“Divergence began on day one of Brexit and it’s currently increasing at a rate that, to be honest, is quite alarming for food businesses that want to trade across GB, NI and the EU.”
These were the words of Sam Jennings, technical director at the Council for Responsible Nutrition (CRN) UK, during her presentation for Vitafoods Virtual Expo in which she discussed the legislative divergence that has occurred since Brexit.
“We are living in very interesting time here in the UK. They may not be what all of us chose, or wanted, but we now have to make the most of whatever happens and through it all, push for the best outcome for our sector.”
She explained that, to make matters more complicated, Northern Ireland (NI) still follows EU food law while GB (England, Scotland and Wales) does not. Plus, the countries within GB have their own legislation for food labelling, nutrition areas, food standards, safety, and hygiene.
“So not only do businesses face divergence from the EU but they also face the theoretical divergence from other countries within the UK.”
However, to try to avoid this headache, the four nations in the UK have created non-legislative “common frameworks” to help reduce divergence between them. These common frameworks cover: nutrition, food and feed safety and hygiene, and food compositional standards and labelling.
Retained EU Law (Revocation and Reform) Bill
Importantly, in September, the Retained EU Law (Revocation and Reform) Bill was laid in UK parliament. If this passes through to law, by the end of 2023 all retained EU law must be entered into domestic law, either in full or with amendments, or it will be completely revoked.
“The full impact of the Retained EU Law (revocation and reform) Bill, if it gets through law, is still unknown but it’s already creating rather a rather large amount of concern,” Jennings said, although she notes that there is a possible allowance for a later deadline for some laws if a revision is required.
“There are over 1,000 pieces of legislation that need to be looked at in relation to this bill so the work involved is going to be extensive in terms of deciding what will move across unchanged, what should be revised and what can be lost.
“We are currently being assured there is no intention to reduce standards, to put consumer safety at risk, or to adversely impact trade.”
Jennings listed the divergences that have already occurred since Brexit.
Foods which are granted novel foods status in the rest of the EU are not granted that status in GB. The company has to apply for authorisation in GB separately.
What’s more, there have been more than 30 amendments published to the EU Union list of novel foods since January 1st, versus just one amendment for the list in GB.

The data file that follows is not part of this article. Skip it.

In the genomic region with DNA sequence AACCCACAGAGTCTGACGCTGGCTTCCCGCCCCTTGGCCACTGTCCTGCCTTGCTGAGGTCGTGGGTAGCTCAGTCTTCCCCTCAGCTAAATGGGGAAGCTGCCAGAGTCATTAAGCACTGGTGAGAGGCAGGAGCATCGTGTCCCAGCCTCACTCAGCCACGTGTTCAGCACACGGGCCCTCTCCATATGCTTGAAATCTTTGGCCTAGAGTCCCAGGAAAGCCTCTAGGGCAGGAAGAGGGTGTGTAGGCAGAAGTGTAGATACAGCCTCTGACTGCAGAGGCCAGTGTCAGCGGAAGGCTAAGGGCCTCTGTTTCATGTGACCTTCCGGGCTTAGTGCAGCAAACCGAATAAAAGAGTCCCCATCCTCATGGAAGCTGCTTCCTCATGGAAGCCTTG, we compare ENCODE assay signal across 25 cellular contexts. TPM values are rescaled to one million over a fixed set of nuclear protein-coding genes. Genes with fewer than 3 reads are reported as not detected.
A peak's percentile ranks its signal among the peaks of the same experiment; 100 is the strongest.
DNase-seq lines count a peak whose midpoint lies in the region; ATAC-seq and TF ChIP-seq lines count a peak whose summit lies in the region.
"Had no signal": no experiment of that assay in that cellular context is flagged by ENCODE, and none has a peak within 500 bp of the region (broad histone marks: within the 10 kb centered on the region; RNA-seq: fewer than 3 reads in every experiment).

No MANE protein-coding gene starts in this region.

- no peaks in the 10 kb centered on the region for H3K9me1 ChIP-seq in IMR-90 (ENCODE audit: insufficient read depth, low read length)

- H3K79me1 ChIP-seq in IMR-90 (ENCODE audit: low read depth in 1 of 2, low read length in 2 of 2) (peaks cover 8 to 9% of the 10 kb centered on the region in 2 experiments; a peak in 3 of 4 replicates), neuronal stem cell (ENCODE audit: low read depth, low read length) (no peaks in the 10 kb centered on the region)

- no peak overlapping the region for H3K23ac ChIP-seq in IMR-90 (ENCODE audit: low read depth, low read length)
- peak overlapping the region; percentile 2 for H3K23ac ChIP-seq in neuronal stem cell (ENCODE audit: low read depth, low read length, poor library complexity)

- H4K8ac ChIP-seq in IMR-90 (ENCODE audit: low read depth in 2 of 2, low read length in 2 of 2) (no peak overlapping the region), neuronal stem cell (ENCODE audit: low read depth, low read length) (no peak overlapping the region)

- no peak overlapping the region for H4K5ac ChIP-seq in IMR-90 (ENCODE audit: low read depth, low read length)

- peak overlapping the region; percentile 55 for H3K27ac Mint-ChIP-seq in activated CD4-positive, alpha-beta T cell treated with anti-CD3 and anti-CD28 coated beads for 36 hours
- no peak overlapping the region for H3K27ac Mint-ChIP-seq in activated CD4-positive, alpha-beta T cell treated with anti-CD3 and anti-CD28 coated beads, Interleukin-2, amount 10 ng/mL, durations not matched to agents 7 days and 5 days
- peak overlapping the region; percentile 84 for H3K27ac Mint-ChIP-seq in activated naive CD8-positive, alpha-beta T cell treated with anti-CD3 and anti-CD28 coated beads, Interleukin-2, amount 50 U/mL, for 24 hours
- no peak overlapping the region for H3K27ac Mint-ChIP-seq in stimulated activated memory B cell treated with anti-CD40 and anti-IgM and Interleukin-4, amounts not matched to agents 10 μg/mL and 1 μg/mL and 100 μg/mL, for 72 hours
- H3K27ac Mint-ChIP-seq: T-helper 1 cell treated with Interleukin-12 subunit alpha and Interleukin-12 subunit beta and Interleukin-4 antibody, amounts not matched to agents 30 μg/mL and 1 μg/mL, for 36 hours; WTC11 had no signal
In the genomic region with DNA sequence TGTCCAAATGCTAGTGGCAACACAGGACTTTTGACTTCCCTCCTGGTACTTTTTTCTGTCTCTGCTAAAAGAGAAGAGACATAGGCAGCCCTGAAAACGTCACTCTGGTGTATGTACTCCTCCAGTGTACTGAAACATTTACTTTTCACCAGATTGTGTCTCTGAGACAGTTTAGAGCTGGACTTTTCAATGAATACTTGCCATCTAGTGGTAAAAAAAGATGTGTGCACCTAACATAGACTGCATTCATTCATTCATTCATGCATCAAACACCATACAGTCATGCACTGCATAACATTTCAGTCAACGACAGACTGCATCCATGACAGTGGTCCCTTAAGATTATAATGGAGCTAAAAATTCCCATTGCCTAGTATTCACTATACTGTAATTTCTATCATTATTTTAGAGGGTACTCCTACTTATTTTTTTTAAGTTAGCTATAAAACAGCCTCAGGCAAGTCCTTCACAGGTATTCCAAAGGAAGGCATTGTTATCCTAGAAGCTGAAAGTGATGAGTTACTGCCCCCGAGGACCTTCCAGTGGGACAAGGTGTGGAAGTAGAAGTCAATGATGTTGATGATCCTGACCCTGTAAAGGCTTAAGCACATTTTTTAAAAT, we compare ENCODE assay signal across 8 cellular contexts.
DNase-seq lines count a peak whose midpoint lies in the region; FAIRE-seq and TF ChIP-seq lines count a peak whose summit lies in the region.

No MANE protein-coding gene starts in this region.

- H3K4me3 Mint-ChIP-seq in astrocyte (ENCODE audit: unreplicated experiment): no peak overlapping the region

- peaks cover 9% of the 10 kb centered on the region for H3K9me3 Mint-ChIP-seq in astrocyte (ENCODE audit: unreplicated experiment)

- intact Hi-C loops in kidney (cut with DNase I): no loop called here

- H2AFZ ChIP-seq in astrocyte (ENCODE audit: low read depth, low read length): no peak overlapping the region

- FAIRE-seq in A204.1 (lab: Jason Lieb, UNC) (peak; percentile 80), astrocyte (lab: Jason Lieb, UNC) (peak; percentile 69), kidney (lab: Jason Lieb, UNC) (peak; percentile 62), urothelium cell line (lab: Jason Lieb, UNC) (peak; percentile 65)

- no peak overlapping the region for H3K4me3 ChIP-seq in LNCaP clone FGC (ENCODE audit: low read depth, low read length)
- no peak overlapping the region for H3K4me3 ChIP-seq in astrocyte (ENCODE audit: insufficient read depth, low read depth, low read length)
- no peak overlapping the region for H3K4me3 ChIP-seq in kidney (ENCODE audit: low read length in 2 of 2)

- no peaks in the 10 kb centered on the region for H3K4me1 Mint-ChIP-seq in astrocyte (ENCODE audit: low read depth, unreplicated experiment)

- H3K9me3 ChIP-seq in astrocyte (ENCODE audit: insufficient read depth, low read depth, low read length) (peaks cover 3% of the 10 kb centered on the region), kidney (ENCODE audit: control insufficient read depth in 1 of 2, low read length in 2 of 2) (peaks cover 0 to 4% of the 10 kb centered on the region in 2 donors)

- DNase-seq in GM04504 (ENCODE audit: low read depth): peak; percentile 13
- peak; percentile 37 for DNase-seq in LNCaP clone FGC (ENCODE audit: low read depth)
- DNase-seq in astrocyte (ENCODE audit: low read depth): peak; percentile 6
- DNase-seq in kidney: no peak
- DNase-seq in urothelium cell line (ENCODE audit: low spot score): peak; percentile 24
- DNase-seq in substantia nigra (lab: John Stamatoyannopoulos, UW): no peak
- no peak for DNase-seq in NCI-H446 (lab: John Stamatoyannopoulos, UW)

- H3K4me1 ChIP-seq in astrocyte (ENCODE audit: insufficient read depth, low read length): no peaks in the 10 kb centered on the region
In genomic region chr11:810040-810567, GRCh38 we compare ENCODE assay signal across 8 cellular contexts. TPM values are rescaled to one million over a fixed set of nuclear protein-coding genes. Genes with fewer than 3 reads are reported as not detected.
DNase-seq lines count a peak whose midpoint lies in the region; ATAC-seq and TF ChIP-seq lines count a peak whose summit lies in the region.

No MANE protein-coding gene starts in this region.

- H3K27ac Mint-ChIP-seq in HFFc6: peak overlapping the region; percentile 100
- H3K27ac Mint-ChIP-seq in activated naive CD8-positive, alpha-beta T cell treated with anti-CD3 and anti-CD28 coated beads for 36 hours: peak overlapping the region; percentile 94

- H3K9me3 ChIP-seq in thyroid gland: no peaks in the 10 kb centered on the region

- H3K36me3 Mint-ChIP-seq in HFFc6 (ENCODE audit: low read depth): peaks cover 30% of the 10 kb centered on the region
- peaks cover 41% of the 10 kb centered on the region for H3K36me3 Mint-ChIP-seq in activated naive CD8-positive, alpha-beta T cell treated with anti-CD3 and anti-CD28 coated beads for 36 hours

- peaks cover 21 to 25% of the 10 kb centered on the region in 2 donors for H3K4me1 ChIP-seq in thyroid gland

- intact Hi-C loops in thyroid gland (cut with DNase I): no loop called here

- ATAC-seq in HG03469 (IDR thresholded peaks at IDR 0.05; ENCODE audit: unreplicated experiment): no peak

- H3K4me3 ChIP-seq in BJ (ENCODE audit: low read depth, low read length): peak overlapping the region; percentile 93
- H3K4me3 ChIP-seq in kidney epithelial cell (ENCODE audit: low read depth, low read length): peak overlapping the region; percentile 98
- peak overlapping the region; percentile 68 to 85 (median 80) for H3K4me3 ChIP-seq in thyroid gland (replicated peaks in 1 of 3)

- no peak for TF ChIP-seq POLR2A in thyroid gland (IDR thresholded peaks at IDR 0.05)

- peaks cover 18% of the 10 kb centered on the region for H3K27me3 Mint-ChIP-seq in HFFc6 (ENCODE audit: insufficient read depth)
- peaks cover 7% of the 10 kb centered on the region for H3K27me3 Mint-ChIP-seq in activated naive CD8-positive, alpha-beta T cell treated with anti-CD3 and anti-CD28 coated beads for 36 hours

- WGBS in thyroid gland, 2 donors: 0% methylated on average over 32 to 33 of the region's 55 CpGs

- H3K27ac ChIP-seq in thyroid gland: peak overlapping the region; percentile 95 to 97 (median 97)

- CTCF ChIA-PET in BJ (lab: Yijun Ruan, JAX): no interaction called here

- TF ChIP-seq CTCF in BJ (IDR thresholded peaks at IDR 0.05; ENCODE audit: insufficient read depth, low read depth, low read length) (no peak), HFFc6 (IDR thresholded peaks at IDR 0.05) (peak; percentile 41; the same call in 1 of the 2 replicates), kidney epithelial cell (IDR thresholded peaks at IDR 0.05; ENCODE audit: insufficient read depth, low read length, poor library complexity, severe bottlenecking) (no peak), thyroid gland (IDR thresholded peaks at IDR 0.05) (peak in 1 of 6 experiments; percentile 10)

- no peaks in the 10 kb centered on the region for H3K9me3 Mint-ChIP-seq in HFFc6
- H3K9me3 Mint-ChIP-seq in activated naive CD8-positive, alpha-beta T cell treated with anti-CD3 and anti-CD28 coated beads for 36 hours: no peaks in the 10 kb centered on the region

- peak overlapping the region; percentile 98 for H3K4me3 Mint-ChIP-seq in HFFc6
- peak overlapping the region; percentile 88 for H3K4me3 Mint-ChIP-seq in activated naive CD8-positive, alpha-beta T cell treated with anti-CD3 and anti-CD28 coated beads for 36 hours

In the UK and EU there are positive lists for vitamins and minerals that can be used in food supplements – there is a list informing which are allowed to be used in supplements, and a second giving the sources that are allowed to be used.
Since Brexit, the EU has added two new sources to the list – nicotinamide riboside chloride and magnesium citrate malate – meaning they can be placed in EU and NI markets.
These are still waiting to go through GB law so neither are currently allowed on that market there.
In terms of food additives, the most high-profile food additive prohibition was that of E171 titanium dioxide. However the UK scientific committee didn’t agree with the conclusions reached by EFSA so it is currently undertaking its own safety risk assessment and the result is expected in the first quarter of 2023. In the meantime, this additive is still allowed in GB.
In terms of flavourings, the EU has recently removed 22 flavourings from the list, whereas GB has only just received the request to remove them.
There’s also divergence in contaminants levels. Since Brexit occurred there were maximum levels set for 3-MCPD in fish and marine oils, for Delta 9 THC in hemp seed oil, and for lead and cadmium in specific foods. No changes have been made yet in GB contaminants law.
Also due to divergence in labelling law, products which contain copper which are marketed across GB and the EU have to declare the content of this in both micrograms (µg, for GB) and milligrams (mg, for EU).
What’s more, a health claim was authorised in the EU in April 2021 for carbohydrate solutions stating: “Carbohydrate solutions contribute to the improvement of physical performance during a high-intensity and long-lasting physical exercise in trained adults”.
But a request for this claim hasn’t been submitted to GB so it can’t be made in those countries.
Article 8 of regulation 1925/2006 states that member states can submit to the European Commission (EC) if they have safety concerns with any particular substances. Before the UK left the EU there were two substances prohibited under this legislation – ephedra and yohimbe. These prohibitions apply across the EU and the UK.
Since Brexit, the EU# has implemented prohibitions on hydroxyanthracene derivatives in Aloe preparations and for monacolins from red yeast rice, plus there are soon to be prohibitions published for green tea catechins. Whereas the GB is currently only at the risk analysis stage for these substances so there is a divergence between the regions at least for the time being.
Animal Health Regulation
The EU’s new Animal Health Regulation applies in the EU and NI but not in GB, meaning there are a number of differences in import requirements, including rules for composite products and gelatin capsules.
Jennings points out the good news is that the UK has kept the dossier requirements virtually identical to the requirements for dossiers submitted to the EU, making it easy to make applications across both regions.
“If your business is making a submission to the EU for changing one of the lists, please also make a submission to GB for changing their list. This will help reduce the amount of divergence and increase the potential market for your product.”